via Second de-mining squadron on cards | The Herald June 23, 2015
The Zimbabwe Defence Forces has announced plans to establish a second de-mining squadron next year to expedite the de-mining of minefields around the country that have caused the deaths of nearly 2 000 people since independence.
The ZDF currently has one squadron, the National Demining Squadron, that is carrying out humanitarian de-mining operations where nearly three million landmines were planted by Rhodesian military forces during the war of liberation.
The landmines were planted in six-distinct areas along the country’s borders in an attempt to stop the infiltration of freedom fighters from either Mozambique or Zambia into the then Rhodesia between 1976 and 1979.
Speaking during a visit to Dumisa National Mine Clearance Base in the Limpopo Valley, where defence attaches accredited to Zimbabwe toured on Thursday last week, the Zimbabwe Corps of Engineers Commander Colonel Mkhululi Ncube said shortage of resources was hampering efforts to make Zimbabwe free of mines.
Colonel Ncube, who is also the director of Zimbabwe Mine Action Centre, said at the current pace, it would take Zimbabwe at least 20 more years to clear all the mines.
“Next year we are going to set up another squadron to increase the number of our personnel who will carry out humanitarian de-mining operations at the remaining minefields,’’ he said.
“The major challenge that we are facing is shortage of equipment to carry out the humanitarian de-mining operations and we appeal to well-wishers and other international donors to assist in whatever way so that we can free this country of mines.
“These have caused 1 650 deaths, 2 000 injuries on humans and traumatised about 800 000 people since independence.”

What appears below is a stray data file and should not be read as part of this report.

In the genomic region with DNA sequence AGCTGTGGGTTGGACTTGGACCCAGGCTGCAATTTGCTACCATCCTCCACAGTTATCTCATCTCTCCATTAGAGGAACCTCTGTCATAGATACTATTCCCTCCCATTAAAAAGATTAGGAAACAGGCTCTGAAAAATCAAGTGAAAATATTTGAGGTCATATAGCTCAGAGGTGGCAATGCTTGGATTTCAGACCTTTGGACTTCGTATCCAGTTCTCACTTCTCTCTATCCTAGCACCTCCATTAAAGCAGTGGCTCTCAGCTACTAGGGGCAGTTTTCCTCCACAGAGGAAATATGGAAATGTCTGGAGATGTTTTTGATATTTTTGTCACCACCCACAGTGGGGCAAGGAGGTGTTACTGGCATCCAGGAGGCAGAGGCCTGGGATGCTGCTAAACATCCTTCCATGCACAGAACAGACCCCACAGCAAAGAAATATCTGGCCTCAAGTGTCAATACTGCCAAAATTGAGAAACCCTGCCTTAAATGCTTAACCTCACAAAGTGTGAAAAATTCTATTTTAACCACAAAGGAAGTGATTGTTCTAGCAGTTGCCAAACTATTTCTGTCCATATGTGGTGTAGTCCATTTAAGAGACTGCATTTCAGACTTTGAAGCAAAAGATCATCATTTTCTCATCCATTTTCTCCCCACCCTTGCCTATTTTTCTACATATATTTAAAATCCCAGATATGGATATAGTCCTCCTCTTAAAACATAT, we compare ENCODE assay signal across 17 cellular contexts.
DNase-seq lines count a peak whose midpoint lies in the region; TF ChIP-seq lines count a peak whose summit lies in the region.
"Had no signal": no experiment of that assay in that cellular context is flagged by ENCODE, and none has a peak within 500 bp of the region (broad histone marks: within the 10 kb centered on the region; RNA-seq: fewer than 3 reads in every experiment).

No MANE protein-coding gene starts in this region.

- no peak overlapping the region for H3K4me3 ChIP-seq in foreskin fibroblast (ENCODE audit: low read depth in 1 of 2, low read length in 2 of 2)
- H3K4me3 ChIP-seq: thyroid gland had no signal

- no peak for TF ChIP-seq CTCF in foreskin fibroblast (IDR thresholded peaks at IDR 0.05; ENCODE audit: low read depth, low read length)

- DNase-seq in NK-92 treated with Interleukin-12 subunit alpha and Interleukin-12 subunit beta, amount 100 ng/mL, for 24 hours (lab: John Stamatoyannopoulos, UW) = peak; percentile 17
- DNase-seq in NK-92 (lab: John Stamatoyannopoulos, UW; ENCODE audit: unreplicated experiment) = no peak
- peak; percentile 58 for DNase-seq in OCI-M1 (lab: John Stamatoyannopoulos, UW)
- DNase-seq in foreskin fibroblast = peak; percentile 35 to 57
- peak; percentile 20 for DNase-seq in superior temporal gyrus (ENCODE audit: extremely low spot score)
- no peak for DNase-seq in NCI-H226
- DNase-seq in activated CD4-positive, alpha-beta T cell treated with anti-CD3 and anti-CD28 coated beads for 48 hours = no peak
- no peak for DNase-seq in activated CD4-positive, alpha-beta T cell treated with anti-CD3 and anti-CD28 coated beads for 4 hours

Colonel Ncube said out of the six identified minefields, only the Victoria Falls-Mlibizi and Burma Valley minefields had been successfully de-mined since independence, while the Sango Border Post to Crooks Corner, Rusite to Muzite, Sheba Forest to Leacon Hill and Musengezi to Ruenya minefields were still dangerous.
He said only international partners like the Halo Trust and Norwegian People’s Aid (NPA) were assisting while other major donors like the US and Western nations pulled out their support more than 10 years ago.
Colonel Ncube said the problem of mines, especially along the Sango Border Post to Crooks Corner minefield, which straddles over 53km, was hampering free movement of tourists and wildlife in the Great Limpopo Trans-Frontier Park.
The park joins Zimbabwe’s Gonarezhou, South Africa’s Kruger National Park and Mozambique’s Limpopo National Park into one borderless wildlife sanctuary.
Speaking after the tour of the Dumisa minefield, Dean of the Defence Attaches accredited to Zimbabwe, Lieutenant Colonel Tlhage Modise of Botswana challenged other countries to assist Zimbabwe to rid itself of mines.
Lt-Colonel Modise said the problem of mines was not Zimbabwe’s problem alone but also a challenge for other countries in the SADC region and beyond.
The delegation also comprised defence attaches from Namibia, Zambia, South Africa, Tanzania, China and the United States.